Wyoming's Manufacturing Sector is Diverse
What Wyoming’s active manufacturing sector may lack in size, it more than makes up for in diversity.
Wyoming's Manufacturing Companies
A broad range of industries finds the state a great place to do business. Wyoming is home to companies that make sport and utility aircraft, packaging material, hydraulic gate controls, aviation shields, heavy equipment, cabinetry and alternatives to wood fencing, among others.
Quality of life is a big draw. That was the reason behind Kennon Products’ move to Sheridan in 1989, five years after it started making the Kennon Sun Shield for planes in a small garage in California. Today, Kennon also makes tail covers, dust covers, wind spoilers and heat protection for the military.
John Boreczky, president of Byan Systems, set up shop in Lusk in 1990 because Lusk State Bank was the only lender willing to back his plan. Four years later, the Secret Service picked Byan Systems to install its hydraulic gate operators at the White House. The company has also worked at federal banks and military installations.
About six years ago, the company built its own 9,000-square-foot facility with offices and assembly areas. “We had to. We had been growing,” Boreczky says. “We are still growing.”
Byan makes high-end gate controls for commercial and residential use. The company started with a few workers and now employs a dozen; most of them have stayed for at least five years. Boreczky cites the absence of business and inventory taxes in Wyoming as a major advantage, and he’s not alone.
“We got rid of any taxes on new manufacturing equipment, and that was the only roadblock remaining. We’ve got the lowest taxes in the country. It’s a lot easier to do business here than it was 20 years ago,” says Larry Stewart, director of Manufacturing Works, a not-for-profit organization that offers technical, marketing, engineering and financial consulting services.
Workforce Development Funds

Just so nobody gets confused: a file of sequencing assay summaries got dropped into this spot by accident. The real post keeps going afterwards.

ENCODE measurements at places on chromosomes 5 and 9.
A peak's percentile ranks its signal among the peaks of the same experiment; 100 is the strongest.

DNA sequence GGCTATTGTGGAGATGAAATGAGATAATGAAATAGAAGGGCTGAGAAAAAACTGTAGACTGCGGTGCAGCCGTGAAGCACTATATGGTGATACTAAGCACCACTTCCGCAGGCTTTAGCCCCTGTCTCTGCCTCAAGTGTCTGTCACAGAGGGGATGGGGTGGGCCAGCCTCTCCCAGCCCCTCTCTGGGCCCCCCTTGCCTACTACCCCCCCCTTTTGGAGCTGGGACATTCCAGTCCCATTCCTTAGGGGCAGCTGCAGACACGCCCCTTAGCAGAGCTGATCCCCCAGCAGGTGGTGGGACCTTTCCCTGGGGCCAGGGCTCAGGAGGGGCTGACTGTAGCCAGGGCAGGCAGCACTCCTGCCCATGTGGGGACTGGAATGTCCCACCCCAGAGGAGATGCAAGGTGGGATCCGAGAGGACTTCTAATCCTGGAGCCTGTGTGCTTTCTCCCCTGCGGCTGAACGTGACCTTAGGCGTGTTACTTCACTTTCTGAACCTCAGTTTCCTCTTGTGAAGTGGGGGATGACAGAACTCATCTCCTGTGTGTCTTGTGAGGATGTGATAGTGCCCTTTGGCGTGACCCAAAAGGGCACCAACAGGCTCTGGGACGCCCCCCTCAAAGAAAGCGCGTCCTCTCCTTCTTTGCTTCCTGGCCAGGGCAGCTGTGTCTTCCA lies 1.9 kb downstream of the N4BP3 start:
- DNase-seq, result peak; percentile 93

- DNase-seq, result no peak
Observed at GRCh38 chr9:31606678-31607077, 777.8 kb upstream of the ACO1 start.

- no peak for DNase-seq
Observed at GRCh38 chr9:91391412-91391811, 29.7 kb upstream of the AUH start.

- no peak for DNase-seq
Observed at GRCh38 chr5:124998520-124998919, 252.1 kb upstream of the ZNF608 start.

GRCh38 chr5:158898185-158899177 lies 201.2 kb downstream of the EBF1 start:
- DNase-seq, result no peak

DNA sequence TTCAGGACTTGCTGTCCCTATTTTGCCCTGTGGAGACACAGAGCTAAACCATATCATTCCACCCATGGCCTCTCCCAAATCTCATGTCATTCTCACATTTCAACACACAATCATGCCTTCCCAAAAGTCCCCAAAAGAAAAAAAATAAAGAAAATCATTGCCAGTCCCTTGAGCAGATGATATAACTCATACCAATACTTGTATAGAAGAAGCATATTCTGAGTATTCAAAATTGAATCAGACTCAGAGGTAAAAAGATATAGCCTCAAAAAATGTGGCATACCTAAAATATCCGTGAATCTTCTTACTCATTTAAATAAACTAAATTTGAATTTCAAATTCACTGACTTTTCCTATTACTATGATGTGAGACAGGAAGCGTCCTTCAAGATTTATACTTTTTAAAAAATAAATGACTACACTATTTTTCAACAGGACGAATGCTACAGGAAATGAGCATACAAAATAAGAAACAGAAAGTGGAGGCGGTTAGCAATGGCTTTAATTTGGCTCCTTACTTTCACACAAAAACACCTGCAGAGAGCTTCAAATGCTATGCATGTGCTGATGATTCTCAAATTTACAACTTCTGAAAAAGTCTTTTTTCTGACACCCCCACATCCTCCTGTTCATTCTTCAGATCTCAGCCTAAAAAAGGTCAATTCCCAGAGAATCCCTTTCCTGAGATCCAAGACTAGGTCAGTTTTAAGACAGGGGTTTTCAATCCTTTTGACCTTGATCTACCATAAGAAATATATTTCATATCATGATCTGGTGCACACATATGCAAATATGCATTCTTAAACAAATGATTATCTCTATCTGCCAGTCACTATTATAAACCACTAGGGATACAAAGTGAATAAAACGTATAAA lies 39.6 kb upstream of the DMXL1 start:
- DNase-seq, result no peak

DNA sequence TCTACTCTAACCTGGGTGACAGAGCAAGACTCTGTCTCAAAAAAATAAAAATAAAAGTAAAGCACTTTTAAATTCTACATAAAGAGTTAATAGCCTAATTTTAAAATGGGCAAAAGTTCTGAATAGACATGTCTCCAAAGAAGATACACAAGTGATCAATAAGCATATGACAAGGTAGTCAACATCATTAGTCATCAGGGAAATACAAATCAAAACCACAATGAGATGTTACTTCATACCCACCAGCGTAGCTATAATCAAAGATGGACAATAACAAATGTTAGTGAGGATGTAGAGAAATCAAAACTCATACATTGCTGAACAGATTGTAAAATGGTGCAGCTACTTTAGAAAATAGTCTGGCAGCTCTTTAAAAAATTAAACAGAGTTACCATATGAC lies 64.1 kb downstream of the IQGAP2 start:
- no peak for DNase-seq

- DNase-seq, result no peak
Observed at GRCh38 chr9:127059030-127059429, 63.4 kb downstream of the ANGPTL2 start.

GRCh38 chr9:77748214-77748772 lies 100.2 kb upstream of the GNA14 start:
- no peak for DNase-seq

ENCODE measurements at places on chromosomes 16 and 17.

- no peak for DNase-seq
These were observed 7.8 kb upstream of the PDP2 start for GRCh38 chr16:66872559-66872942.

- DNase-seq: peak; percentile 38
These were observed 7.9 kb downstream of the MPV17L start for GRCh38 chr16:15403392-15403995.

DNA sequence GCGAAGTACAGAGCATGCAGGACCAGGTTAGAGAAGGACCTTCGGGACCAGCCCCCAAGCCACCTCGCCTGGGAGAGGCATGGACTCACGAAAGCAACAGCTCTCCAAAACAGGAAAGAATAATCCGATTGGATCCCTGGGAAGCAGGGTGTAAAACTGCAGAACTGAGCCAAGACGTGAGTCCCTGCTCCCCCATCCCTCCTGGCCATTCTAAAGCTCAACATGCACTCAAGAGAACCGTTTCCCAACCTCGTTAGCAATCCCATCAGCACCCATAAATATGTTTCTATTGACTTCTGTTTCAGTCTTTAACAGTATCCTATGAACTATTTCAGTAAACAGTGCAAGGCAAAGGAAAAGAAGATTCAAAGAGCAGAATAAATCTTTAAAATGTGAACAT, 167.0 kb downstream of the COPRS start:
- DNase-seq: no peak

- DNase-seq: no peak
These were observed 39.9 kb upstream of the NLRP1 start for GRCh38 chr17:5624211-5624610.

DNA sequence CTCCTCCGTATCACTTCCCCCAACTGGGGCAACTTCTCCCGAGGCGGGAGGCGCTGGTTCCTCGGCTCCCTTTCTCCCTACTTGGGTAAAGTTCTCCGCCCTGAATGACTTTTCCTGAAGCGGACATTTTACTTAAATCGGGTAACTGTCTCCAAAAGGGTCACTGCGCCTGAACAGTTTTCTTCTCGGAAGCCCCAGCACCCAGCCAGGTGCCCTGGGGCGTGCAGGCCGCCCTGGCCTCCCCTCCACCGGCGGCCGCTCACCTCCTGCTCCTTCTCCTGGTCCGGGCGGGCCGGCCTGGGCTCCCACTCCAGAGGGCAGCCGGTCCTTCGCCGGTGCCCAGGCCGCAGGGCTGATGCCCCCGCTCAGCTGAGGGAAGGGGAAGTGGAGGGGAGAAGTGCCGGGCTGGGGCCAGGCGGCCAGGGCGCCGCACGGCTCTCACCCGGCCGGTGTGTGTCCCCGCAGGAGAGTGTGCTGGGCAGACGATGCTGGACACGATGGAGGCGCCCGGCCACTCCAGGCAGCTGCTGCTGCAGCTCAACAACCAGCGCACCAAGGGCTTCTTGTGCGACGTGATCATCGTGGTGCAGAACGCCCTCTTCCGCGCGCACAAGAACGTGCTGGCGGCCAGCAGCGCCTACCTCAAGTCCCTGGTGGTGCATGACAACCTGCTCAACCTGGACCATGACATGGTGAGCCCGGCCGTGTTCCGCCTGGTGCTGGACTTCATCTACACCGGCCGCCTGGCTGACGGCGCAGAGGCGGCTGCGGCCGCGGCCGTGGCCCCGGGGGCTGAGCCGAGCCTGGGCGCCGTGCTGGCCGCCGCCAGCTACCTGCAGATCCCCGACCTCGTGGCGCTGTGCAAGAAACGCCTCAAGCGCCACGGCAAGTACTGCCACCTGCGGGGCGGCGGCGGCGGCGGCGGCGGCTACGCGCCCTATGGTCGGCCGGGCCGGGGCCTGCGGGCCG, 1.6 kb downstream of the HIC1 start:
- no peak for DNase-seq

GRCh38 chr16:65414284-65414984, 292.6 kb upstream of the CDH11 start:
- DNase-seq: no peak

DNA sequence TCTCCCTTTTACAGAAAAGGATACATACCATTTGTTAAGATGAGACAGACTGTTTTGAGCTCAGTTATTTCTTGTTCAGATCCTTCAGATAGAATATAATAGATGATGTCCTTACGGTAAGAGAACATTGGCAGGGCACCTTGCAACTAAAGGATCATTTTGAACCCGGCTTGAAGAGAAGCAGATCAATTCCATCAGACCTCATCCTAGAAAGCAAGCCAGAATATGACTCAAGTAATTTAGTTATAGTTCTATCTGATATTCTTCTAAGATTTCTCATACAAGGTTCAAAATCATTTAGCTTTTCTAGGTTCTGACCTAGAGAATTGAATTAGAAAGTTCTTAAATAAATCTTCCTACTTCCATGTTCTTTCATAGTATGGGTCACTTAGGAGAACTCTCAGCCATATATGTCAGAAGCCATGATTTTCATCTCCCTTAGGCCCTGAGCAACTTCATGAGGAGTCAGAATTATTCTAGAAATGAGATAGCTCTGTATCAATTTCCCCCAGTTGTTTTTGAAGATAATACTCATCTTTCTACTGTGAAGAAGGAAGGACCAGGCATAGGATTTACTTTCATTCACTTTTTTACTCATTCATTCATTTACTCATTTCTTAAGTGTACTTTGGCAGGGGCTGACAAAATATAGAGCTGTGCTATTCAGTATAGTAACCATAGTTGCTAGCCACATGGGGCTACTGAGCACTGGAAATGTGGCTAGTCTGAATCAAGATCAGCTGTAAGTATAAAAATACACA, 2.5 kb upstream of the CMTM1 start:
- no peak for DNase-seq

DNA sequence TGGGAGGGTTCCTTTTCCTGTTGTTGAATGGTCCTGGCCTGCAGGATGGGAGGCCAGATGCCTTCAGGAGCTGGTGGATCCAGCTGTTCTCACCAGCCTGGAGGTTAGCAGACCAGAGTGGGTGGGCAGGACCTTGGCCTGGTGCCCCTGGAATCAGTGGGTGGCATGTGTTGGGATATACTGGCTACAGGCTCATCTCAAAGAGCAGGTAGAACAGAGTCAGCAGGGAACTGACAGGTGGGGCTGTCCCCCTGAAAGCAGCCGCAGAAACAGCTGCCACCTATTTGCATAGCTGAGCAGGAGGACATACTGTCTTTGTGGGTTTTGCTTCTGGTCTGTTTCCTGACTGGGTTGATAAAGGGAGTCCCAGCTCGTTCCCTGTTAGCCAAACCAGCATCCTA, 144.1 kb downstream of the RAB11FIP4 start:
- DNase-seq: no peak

According to figures from the state Department of Administration and Information, 3.5 percent of all Wyoming workers are in manufacturing, ranking the state 49th in percentage of workers in that sector. Energy and natural resources so dominate Wyoming's economic development and economy – and the tax base – that Wyoming can be generous with its workforce development funds in efforts to diversify business.
Heartland BioComposites started research and development of sustainable wood alternatives in 1999 and began selling fencing, posts, decking and rails made from wheat straw and recycled plastic in 2006. Between 2007 and 2008, business doubled, says owner Heath Van Eaton. He had looked at Kansas and Colorado, but Wyoming offered tax and energy advantages and a slew of willing partners.
Heartland BioComposites received support from Torrington, the Goshen County Economic Development Corp., the Wyoming Business Council, the U.S. Department of Agriculture, the University of Wyoming and the Wyoming Wheat Growers Association, among others.
“The resources available to me in Wyoming I did not see in Kansas and Colorado,” Van Eaton says. “The state has an interest in diversifying its businesses. The economic incentives the state could offer us were unmatchable. As a startup you are looking for all the help you can get.”